The dilluted, generalized brand
I have been thinking about brand and how it is erroded on the web. Companies usually have one website with all their products/services on the same website. The website’s usability and experience is “generalized” the brand is ignored and its value is short-changed.
Generalization from this perspective means the loss of brand differentiation value. From the user experience side a generalized (one-site for all) type of interface leads to unnecessary complexity for the user.
Some of the “most innovative”* companies have one site for their products but they have another advantage – their (few) products are all targetting the same market. They can get away with having one website because they have one market.
Other companies are not as focused. They have a wide range of products. A wide range of audiences, a wide range of target age groups, wide range of target lifestyles and group attitudes.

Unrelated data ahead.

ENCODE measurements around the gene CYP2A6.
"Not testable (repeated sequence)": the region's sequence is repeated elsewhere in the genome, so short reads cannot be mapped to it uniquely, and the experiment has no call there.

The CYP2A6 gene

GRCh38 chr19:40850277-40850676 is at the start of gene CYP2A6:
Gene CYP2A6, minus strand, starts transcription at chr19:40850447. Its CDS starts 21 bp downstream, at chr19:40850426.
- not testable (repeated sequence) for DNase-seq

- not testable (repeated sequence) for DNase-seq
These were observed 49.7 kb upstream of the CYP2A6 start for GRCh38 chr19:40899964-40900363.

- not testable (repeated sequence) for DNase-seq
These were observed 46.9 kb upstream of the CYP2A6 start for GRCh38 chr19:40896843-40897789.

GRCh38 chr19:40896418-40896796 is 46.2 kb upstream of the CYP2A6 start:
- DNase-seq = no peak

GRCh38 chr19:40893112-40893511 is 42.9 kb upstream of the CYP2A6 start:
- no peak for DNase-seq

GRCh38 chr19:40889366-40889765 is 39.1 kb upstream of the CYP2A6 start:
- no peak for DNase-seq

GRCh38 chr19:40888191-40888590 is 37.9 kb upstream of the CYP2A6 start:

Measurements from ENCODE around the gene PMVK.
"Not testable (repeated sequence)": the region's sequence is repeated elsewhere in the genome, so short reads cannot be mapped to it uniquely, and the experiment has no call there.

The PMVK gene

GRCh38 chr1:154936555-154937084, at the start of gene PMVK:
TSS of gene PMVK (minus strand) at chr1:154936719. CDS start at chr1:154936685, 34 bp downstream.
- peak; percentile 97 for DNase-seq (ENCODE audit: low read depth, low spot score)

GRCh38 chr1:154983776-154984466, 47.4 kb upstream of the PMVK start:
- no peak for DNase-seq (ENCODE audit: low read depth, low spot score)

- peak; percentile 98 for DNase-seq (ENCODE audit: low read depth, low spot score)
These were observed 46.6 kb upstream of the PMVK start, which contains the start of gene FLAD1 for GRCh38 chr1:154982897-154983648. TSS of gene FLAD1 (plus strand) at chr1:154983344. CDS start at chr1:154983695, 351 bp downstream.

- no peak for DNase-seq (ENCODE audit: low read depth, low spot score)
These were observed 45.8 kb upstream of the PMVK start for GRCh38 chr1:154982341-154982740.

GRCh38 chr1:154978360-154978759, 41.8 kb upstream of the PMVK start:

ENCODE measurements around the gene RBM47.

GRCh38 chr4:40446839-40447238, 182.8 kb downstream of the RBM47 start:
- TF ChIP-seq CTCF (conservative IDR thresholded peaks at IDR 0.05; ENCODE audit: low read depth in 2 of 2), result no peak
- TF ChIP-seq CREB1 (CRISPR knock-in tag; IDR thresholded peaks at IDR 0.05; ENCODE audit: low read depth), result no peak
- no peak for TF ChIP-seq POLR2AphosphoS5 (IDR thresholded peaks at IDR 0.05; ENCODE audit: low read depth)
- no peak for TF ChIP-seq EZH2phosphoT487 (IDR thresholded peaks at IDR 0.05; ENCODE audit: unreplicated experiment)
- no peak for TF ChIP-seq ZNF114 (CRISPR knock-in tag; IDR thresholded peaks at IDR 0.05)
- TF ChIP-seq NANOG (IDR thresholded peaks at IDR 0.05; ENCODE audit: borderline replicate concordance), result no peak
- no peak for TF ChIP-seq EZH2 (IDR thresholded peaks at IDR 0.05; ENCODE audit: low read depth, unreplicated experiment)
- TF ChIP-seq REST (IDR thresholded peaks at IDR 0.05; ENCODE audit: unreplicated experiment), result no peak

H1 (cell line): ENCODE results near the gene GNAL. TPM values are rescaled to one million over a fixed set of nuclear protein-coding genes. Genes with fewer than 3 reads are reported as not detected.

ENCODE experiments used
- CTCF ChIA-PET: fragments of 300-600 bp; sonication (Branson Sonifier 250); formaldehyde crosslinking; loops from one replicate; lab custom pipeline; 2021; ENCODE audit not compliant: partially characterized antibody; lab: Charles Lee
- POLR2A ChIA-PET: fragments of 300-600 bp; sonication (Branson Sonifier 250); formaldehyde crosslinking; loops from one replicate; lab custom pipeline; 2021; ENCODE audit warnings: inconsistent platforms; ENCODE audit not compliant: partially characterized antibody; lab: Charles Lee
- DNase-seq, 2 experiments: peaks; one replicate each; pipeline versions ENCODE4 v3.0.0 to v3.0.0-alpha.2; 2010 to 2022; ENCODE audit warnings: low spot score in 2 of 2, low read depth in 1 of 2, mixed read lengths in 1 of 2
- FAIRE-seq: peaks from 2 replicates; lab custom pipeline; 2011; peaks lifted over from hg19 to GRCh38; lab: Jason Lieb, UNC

I would propose that these companies consider creating new, more user+brand targetted, fully functional websites to reinforce their brand equity.
Shifting complexity back to the retailer.
The result of creating product specific, user+brand targetted websites may result in more coherent interfaces with the elimination of layers of complexity. We may see simpler interfaces, and a rise in the perceived quality of the overall user experience.
The retun of value through usability and brand
The user-contextualized websites may shift the complexity away from the user and back to the seller, back to the retailer, back to the web developers. The user should, once again, be able to focus on the fully developed, fully informational and experiential branded user experience.
*”Most innovative” as described by BusinessWeek’s article in 2006.